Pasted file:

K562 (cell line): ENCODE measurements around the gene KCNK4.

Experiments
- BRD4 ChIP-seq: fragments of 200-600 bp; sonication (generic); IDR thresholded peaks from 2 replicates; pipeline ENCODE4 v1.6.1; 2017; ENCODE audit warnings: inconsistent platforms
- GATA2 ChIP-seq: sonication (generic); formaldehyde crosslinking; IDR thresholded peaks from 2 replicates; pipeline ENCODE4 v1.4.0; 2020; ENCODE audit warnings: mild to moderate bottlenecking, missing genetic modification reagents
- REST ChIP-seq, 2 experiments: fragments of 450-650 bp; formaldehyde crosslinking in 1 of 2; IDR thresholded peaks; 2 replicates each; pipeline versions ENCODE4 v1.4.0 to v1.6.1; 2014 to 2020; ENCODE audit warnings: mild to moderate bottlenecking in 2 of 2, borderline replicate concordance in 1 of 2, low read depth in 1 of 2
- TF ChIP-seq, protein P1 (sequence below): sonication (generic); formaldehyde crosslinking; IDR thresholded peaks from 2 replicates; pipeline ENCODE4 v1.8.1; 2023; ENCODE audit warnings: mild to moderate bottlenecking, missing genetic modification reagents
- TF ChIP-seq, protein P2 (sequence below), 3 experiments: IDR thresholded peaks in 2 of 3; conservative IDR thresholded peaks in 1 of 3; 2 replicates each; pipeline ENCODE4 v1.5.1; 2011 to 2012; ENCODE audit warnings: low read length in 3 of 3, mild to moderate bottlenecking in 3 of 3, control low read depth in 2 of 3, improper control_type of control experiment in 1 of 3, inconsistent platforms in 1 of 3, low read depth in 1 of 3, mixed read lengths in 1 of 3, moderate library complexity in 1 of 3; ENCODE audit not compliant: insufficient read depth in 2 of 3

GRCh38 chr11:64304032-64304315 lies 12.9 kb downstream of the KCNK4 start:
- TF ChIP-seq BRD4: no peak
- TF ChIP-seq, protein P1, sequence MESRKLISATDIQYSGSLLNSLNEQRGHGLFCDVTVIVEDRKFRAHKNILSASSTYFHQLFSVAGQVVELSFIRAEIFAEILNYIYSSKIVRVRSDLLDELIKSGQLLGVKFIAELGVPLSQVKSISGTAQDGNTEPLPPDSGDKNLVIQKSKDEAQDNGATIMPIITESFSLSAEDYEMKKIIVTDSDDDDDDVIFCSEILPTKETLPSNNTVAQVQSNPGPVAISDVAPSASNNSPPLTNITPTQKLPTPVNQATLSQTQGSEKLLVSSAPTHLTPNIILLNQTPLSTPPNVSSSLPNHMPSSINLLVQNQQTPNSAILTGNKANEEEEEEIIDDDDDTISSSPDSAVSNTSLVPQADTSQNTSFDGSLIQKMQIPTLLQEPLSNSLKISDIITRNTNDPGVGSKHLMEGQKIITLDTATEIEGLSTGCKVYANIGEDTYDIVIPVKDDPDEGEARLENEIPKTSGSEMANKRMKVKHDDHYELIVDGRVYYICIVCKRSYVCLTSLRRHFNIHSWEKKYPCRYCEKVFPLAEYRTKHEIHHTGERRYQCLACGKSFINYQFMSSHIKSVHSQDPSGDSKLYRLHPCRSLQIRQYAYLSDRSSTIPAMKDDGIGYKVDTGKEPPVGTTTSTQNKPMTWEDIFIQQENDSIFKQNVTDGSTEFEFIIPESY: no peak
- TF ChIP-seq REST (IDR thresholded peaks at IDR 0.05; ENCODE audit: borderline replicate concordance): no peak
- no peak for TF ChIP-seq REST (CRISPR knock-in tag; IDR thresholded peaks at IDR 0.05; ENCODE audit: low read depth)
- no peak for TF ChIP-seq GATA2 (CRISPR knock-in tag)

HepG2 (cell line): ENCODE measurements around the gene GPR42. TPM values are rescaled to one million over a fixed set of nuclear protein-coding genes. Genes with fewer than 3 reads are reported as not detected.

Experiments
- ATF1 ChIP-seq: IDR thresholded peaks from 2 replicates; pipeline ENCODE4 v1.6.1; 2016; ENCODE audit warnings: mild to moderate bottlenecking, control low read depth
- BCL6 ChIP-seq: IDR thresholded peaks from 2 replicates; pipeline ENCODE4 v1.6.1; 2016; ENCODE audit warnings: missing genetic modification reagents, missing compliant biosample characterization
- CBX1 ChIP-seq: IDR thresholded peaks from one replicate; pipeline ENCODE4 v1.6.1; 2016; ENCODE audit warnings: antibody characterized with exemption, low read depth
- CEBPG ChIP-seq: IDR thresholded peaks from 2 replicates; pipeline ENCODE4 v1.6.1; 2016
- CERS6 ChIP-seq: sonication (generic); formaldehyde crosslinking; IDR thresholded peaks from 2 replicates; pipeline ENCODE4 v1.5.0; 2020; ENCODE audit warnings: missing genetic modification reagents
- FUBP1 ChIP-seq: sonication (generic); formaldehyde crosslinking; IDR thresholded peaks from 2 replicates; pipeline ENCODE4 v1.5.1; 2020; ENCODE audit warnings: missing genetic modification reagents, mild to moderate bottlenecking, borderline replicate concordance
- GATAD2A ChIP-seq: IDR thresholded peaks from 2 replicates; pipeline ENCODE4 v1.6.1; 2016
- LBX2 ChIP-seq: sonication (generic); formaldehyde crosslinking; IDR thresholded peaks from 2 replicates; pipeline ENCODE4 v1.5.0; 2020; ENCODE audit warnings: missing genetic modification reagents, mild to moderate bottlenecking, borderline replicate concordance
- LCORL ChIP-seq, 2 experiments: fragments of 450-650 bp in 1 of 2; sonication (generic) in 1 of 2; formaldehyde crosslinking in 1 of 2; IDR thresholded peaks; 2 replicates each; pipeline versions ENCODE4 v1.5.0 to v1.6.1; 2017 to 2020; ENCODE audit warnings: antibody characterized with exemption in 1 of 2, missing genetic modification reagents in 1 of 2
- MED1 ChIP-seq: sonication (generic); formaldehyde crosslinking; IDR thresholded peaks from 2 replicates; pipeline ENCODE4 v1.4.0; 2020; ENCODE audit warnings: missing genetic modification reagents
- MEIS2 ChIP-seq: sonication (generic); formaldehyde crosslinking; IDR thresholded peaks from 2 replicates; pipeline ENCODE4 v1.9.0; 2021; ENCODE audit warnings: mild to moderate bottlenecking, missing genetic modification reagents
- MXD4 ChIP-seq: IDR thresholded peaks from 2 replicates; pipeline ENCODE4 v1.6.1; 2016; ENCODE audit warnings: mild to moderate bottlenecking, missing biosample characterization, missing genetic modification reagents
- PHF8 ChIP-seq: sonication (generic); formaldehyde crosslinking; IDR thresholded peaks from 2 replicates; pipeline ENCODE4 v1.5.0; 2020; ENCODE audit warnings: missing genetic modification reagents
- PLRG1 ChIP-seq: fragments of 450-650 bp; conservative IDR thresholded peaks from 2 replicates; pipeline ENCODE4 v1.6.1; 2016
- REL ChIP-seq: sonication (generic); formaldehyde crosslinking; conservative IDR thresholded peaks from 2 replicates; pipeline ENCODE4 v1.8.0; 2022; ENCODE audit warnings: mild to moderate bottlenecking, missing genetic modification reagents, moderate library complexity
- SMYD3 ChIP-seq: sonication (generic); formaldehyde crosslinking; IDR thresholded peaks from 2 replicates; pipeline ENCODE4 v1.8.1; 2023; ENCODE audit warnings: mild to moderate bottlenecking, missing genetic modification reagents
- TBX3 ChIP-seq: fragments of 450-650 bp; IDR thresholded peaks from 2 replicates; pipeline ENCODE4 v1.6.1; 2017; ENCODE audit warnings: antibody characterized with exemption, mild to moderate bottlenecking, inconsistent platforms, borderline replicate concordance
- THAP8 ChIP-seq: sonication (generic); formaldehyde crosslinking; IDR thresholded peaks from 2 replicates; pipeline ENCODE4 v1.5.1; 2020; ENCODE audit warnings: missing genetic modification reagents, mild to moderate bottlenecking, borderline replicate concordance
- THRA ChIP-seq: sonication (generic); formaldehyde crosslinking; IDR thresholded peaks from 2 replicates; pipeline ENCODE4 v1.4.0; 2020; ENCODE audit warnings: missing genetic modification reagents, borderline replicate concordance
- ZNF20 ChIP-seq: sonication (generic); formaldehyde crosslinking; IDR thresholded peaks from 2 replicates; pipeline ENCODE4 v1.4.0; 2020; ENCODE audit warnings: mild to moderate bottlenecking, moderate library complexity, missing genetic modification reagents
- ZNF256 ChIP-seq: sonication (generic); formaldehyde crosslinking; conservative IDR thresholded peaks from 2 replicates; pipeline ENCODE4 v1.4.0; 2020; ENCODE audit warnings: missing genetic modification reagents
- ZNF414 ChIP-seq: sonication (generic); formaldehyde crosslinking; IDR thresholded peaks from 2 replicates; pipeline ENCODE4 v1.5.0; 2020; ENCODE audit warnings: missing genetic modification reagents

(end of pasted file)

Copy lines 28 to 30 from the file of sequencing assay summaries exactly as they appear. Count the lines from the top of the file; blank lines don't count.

- PHF8 ChIP-seq: sonication (generic); formaldehyde crosslinking; IDR thresholded peaks from 2 replicates; pipeline ENCODE4 v1.5.0; 2020; ENCODE audit warnings: missing genetic modification reagents
- PLRG1 ChIP-seq: fragments of 450-650 bp; conservative IDR thresholded peaks from 2 replicates; pipeline ENCODE4 v1.6.1; 2016
- REL ChIP-seq: sonication (generic); formaldehyde crosslinking; conservative IDR thresholded peaks from 2 replicates; pipeline ENCODE4 v1.8.0; 2022; ENCODE audit warnings: mild to moderate bottlenecking, missing genetic modification reagents, moderate library complexity